3 Best Neatsfoots Oil Alternatives: Pros, Cons & How To Use

Neatsfoot Oil Alternatives

Many of us have at one point or another, read, seen, or experienced the effects that Neatsfoot oil has on leather. If you’re reading this article, then there’s a possibility you’re either not overly thrilled by its results or you’re just out here to explore some other Neatsfoot oil alternatives that have some cool additional benefits than what Neatsfoot oil offers.

In this article, I’m going to be sharing with you 3 best Neatsfoot oil alternatives, their pros, cons, how to effectively use them to treat your leather items or if you’re a leather crafter, how they are going to be applicable to what you do – whether it’s tooling or carving.

Neatsfoot Oil Alternatives

  • Extra Virgin Olive Oil: Best Overall Neatsfoot Oil Alternative 
  • Jojoba Oil: Neatsfoot Oil Alternative That Never Goes Rancid
  • Mink Oil: Neatsfoot Oil Alternative That Waterproofs Leather

Keep reading this article to find out more about these awesome Neatsfoot oil alternatives mentioned above. But first, what are the common properties of Neatsfoot oil.

Neatsfoot Oil

In order to really understand which oil will be a great alternative to neatsfoot oil, it’s important we take a closer look at some of the qualities of Neatsfoot oil so that we can find oils that have similar or better properties when compared to Neatsfoot oil.

Neatsfoot oil is made from the cattle shin and foot bones. It’s one of the best oil you can use on leather to generally condition and preserve it. But that’s not all. Neatsfoot oil also lubricates leather, softens its fibers, and puts a nice shine on it. 

The downside to Neatsfoot oil you would want to find an alternative for is how dark it will make your leather items. Neatsfoot oil is an absolute overkill if you would want to keep the natural color of your leather products intact. 

Another downside to Neatsfoot oil is that it’s acidic when it comes into contact of thread stitching meaning it can severely do damage to a product that is stitched with a thread. 

So when looking for the best alternatives, it’s no brainer you would want to get an option that does all the good things Neatsfoot oil does to leather and avoids its negative effects on leather as much as possible.

So without taking too much of your time, let me head over to the 3 best Neatsfoot oil alternatives I found in my research.

1. Extra Virgin Olive Oil 

Extra Virgin Olive Oil is a great alternative for Neatsfoot oil especially if you want a Neatsfoot oil alternative that won’t ever darken your leather, natural, and very safe to use.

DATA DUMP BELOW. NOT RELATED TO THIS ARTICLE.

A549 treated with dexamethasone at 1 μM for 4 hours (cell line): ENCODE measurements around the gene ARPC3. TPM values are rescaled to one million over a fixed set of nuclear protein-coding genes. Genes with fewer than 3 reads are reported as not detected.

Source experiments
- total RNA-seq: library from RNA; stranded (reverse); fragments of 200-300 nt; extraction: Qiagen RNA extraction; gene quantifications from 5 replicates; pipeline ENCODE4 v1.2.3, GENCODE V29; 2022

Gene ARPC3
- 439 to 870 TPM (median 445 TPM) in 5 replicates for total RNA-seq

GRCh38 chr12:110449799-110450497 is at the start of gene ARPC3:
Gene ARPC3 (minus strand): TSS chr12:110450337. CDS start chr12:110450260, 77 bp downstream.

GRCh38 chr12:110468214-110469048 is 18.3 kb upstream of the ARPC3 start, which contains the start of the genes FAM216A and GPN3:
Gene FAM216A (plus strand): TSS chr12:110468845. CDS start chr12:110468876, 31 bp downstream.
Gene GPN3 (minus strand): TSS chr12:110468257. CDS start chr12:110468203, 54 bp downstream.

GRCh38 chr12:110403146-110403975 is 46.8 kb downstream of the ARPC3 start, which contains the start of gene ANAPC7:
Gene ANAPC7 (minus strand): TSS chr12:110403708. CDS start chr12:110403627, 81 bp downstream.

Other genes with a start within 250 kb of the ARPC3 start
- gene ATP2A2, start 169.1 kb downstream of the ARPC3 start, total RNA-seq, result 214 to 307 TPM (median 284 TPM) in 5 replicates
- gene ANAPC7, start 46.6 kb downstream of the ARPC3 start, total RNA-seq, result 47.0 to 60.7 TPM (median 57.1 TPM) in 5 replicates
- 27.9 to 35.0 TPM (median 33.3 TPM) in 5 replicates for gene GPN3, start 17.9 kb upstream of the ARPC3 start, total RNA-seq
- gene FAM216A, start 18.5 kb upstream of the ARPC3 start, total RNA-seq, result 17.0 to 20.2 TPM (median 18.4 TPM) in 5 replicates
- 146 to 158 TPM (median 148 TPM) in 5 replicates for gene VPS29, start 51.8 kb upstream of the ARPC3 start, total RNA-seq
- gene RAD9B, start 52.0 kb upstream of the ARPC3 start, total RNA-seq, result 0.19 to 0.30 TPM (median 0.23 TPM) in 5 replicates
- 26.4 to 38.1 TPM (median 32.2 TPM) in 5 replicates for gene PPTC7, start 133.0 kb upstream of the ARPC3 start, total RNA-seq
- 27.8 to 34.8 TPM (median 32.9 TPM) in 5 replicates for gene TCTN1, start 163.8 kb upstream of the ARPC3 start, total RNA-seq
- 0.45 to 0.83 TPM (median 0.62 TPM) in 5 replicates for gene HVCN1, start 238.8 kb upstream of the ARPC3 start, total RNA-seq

Extra Virgin Olive oil has great effects not only on our skin or food but on most leathers. It’s one of the most obvious alternatives a lot of the leather industry experts will recommend for conditioning leather goods or for crafters who do a lot of tooling. 

The catch when it comes to using Extra Virgin Olive oil is that while most oils such as vegetable, animal, and mineral will go rancid, only Cold Pressed Extra Virgin Olive Oil will not go rancid.

Most oils will go rancid when used on leather when there is the presence of certain circumstances such as moisture, heat, along with smog. 

Usually, regular olive oils and vegetable oils are heated in their making process and the heat applied to it is what contributes to it becoming rancid with time when used to oil leather.

Extra Virgin Olive Oil is not only rich in healthy fats good for cooking. It also contains a suitable pH-balance good for oiling leather.

Most leather work crafters will sometimes use Olive oil instead of Neatsfoot oil to condition their leather after carving, tooling, or molding design on their leather.

Extra Virgin Olive oil helps greatly because when tooling leather, it tends to become dry due to how much moisture (water) the leather takes in during the tooling process so what the Olive oil does is to restore the natural oils lost from the leather.

For most regular leather consumers, the use of Extra Olive oil will be to oil leather goods such as leather car seats, saddles, boots, bags, holsters, knife sheaths, etc.

And if you’re particularly after a Neatsfoot oil alternative that does not significantly darken leather then the Extra Virgin Olive oil will especially work great for you.

The way you would store Extra Virgin Olive oil is also not very complex. All you do is to keep it tightly closed and stored on a shelf. Or better still a darker place is a good place to store your Extra Virgin Olive oil as UV does a lot of harm to it. 

Pros and Cons of Using Extra Virgin Olive Oil On Leather